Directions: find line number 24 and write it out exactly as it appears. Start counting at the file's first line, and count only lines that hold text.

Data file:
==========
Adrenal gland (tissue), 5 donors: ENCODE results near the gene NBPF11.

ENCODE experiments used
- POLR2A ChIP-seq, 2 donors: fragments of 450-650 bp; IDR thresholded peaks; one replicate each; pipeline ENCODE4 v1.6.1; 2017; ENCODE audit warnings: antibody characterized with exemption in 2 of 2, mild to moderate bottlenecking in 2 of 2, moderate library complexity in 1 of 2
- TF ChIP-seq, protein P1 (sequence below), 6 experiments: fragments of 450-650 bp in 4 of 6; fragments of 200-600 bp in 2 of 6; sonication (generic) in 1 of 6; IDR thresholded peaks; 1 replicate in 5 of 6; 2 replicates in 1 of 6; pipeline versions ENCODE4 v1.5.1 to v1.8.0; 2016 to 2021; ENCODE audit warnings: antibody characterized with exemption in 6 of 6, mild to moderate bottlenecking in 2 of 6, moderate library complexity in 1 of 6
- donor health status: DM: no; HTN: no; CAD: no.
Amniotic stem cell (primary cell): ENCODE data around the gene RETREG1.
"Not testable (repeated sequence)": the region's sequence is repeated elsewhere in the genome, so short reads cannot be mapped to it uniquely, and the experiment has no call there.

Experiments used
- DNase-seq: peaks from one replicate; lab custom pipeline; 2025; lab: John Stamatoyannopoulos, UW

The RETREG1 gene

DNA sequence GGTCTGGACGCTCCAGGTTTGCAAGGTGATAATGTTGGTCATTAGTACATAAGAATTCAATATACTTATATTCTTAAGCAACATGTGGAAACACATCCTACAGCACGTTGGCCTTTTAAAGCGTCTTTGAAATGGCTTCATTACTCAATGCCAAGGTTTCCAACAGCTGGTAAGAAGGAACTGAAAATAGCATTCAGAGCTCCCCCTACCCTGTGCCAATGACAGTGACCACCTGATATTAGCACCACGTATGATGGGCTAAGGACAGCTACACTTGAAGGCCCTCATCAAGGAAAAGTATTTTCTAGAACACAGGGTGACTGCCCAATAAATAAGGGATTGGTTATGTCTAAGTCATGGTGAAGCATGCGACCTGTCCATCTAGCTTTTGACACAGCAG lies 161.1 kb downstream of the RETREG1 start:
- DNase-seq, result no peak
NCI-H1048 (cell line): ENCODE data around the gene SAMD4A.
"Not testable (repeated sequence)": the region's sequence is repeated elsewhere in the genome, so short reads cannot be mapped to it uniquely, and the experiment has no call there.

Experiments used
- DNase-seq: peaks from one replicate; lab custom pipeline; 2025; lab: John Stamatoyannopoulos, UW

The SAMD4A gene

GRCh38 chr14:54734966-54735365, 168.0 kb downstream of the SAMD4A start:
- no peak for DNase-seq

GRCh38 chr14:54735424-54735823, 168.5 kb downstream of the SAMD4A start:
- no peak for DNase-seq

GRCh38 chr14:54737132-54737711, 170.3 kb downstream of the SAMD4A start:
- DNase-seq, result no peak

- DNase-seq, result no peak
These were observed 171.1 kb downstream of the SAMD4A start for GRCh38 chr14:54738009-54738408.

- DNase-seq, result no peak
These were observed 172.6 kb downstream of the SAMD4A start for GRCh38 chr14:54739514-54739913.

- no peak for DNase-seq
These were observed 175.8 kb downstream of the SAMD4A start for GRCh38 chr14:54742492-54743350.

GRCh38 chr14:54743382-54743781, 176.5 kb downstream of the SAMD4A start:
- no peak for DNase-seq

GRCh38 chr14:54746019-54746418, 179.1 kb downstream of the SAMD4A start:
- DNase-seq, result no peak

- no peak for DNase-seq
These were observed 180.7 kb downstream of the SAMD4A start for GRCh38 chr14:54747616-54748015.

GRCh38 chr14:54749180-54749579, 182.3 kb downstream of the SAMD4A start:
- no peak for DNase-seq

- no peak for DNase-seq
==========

- DNase-seq, result no peak